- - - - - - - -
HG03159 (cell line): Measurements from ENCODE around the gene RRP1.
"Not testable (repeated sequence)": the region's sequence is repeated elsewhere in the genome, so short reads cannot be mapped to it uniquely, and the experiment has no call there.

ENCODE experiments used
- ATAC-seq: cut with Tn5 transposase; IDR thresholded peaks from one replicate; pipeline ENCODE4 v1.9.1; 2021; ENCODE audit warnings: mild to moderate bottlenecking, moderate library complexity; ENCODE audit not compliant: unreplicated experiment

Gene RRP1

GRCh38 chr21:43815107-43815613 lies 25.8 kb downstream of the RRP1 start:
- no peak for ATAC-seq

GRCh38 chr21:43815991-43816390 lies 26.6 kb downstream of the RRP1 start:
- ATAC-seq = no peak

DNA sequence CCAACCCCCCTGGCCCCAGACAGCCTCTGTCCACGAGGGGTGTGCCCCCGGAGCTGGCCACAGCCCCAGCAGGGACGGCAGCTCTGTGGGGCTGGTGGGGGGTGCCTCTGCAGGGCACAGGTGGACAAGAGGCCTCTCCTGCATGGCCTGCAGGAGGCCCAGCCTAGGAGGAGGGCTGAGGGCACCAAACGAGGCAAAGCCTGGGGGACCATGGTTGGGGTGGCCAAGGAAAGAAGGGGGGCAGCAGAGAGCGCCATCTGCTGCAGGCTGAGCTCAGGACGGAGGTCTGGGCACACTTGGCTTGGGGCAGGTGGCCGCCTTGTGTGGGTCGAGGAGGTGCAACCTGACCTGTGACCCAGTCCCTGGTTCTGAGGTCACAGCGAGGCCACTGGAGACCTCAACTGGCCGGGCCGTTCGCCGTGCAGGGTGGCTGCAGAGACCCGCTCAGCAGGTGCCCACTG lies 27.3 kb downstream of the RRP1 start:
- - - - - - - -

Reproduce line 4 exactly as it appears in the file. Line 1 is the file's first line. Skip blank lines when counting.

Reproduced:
- ATAC-seq: cut with Tn5 transposase; IDR thresholded peaks from one replicate; pipeline ENCODE4 v1.9.1; 2021; ENCODE audit warnings: mild to moderate bottlenecking, moderate library complexity; ENCODE audit not compliant: unreplicated experiment